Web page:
Short of this, you should look to improve the information security of your organisation. A cybersecurity risk assessment should take your Industrial Automation and Control Systems (IACS) into account alongside other forms of IT, and empower you to develop a comprehensive action plan. This will likely take the form of better training for staff across your organisation, and a plan to regularly maintain and update your IoT devices.

Security should also take centre stage when purchasing and installing new systems, with a focus on finding hardware and software from trusted sellers, who can evidence their track record in cybersecurity. Many of the issues with IoT and other networked devices come from acquiring cheaply made devices, which often have poorly developed software or non-English language interfaces, making them hard to manage.

If you are worried about the pitfalls of a networked active fire protection system, one option may be to invest more heavily in passive fire protection. While it is vital that you make every attempt to secure and protect your alarms and other devices, passive fire protection can increase safety and provide added peace of mind. Systems such as fire walls, barriers and doors can help to secure the structure of your building, protecting critical infrastructure and ensuring the integrity of evacuation routes.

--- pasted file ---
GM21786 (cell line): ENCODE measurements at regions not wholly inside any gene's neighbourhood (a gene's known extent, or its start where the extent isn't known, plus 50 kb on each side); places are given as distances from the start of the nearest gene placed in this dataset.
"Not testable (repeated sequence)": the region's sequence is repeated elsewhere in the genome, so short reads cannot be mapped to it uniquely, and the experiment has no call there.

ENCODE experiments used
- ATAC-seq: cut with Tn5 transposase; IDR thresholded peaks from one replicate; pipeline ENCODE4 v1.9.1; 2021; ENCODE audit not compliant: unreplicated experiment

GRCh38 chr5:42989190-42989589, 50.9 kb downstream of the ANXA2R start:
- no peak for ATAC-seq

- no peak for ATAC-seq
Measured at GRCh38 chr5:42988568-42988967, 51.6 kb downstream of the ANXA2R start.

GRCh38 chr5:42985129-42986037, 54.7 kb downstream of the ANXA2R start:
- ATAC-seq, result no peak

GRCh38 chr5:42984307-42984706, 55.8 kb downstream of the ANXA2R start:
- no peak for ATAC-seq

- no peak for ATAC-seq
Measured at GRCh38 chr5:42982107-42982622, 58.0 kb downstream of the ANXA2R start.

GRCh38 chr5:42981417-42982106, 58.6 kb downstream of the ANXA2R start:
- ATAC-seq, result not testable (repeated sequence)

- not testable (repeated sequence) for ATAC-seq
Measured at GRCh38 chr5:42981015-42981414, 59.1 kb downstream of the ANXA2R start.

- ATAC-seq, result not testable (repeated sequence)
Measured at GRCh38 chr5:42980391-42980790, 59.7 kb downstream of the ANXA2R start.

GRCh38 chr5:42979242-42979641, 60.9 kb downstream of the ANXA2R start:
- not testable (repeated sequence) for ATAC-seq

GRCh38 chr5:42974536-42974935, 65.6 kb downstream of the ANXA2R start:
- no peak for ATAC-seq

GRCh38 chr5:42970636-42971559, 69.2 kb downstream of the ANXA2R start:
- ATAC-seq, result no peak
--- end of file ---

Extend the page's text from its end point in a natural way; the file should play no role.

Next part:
As these networked devices continue to take hold within the fire protection industry, it’s important that we take notice, and club together to demand high standards. While cybersecurity may seem far removed from fire safety, and an area that people are not comfortable about exploring, the integrity of software is critical to ensure that these devices work as intended.

By working to instigate high standards and choosing the right suppliers, we can collectively ensure that the risk from the quality of the hardware and software is minimised. Beyond that, it will be the responsibility of individual businesses to ensure that their staff are trained to use the new equipment, keeping it up-to-date and shielded from the risk of online interference.